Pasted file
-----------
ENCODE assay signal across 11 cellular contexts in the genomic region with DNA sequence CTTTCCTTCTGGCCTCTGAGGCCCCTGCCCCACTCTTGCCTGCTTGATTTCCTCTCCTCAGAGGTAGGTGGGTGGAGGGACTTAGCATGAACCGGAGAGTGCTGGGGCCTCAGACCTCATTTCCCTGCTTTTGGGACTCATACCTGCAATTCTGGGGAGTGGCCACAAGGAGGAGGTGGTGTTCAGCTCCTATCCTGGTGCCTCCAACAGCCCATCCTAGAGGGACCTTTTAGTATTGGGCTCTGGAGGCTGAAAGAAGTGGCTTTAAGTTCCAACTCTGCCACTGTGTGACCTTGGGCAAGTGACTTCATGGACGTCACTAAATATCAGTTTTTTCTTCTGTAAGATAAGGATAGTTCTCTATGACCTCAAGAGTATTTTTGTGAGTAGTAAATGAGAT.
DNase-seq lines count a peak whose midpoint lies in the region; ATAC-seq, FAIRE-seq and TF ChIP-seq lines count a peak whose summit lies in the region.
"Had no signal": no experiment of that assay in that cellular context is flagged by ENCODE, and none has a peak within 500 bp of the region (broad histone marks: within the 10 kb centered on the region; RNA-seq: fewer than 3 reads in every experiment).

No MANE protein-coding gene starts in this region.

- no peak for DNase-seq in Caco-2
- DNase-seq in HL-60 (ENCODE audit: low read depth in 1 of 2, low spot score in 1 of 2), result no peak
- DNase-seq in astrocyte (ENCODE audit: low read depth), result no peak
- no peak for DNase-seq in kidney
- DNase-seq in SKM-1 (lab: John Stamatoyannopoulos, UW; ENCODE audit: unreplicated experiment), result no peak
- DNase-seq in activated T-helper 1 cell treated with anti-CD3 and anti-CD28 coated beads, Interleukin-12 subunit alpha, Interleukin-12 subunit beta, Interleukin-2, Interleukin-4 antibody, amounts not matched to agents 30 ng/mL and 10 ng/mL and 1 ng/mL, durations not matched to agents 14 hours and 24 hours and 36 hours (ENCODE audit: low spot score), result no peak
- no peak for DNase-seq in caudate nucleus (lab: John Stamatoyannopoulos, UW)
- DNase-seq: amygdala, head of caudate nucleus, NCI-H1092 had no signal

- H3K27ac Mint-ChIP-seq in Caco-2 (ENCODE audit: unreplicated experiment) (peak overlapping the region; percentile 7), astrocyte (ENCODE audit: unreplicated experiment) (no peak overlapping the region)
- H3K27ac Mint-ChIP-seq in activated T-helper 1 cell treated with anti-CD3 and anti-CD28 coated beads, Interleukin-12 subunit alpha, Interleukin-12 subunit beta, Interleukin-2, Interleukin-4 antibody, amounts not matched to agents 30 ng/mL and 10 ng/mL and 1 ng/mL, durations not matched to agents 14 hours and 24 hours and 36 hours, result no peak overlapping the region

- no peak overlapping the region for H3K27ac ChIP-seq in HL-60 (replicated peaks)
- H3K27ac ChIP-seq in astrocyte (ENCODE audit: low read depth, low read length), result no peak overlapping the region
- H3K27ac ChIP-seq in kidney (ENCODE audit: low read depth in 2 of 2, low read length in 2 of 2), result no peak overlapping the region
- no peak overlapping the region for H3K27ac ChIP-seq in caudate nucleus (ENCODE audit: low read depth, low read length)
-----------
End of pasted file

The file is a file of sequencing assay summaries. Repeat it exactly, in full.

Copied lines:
ENCODE assay signal across 11 cellular contexts in the genomic region with DNA sequence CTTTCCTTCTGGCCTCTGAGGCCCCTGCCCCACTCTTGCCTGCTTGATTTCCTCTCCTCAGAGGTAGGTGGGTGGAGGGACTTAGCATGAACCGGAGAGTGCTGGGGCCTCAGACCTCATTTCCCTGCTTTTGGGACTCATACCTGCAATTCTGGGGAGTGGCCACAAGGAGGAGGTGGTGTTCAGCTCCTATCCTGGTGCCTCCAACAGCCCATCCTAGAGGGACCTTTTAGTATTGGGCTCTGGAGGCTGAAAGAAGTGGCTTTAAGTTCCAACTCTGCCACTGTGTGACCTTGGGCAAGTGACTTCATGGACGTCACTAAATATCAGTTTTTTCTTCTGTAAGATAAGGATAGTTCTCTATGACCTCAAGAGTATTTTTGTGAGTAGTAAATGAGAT.
DNase-seq lines count a peak whose midpoint lies in the region; ATAC-seq, FAIRE-seq and TF ChIP-seq lines count a peak whose summit lies in the region.
"Had no signal": no experiment of that assay in that cellular context is flagged by ENCODE, and none has a peak within 500 bp of the region (broad histone marks: within the 10 kb centered on the region; RNA-seq: fewer than 3 reads in every experiment).

No MANE protein-coding gene starts in this region.

- no peak for DNase-seq in Caco-2
- DNase-seq in HL-60 (ENCODE audit: low read depth in 1 of 2, low spot score in 1 of 2), result no peak
- DNase-seq in astrocyte (ENCODE audit: low read depth), result no peak
- no peak for DNase-seq in kidney
- DNase-seq in SKM-1 (lab: John Stamatoyannopoulos, UW; ENCODE audit: unreplicated experiment), result no peak
- DNase-seq in activated T-helper 1 cell treated with anti-CD3 and anti-CD28 coated beads, Interleukin-12 subunit alpha, Interleukin-12 subunit beta, Interleukin-2, Interleukin-4 antibody, amounts not matched to agents 30 ng/mL and 10 ng/mL and 1 ng/mL, durations not matched to agents 14 hours and 24 hours and 36 hours (ENCODE audit: low spot score), result no peak
- no peak for DNase-seq in caudate nucleus (lab: John Stamatoyannopoulos, UW)
- DNase-seq: amygdala, head of caudate nucleus, NCI-H1092 had no signal

- H3K27ac Mint-ChIP-seq in Caco-2 (ENCODE audit: unreplicated experiment) (peak overlapping the region; percentile 7), astrocyte (ENCODE audit: unreplicated experiment) (no peak overlapping the region)
- H3K27ac Mint-ChIP-seq in activated T-helper 1 cell treated with anti-CD3 and anti-CD28 coated beads, Interleukin-12 subunit alpha, Interleukin-12 subunit beta, Interleukin-2, Interleukin-4 antibody, amounts not matched to agents 30 ng/mL and 10 ng/mL and 1 ng/mL, durations not matched to agents 14 hours and 24 hours and 36 hours, result no peak overlapping the region

- no peak overlapping the region for H3K27ac ChIP-seq in HL-60 (replicated peaks)
- H3K27ac ChIP-seq in astrocyte (ENCODE audit: low read depth, low read length), result no peak overlapping the region
- H3K27ac ChIP-seq in kidney (ENCODE audit: low read depth in 2 of 2, low read length in 2 of 2), result no peak overlapping the region
- no peak overlapping the region for H3K27ac ChIP-seq in caudate nucleus (ENCODE audit: low read depth, low read length)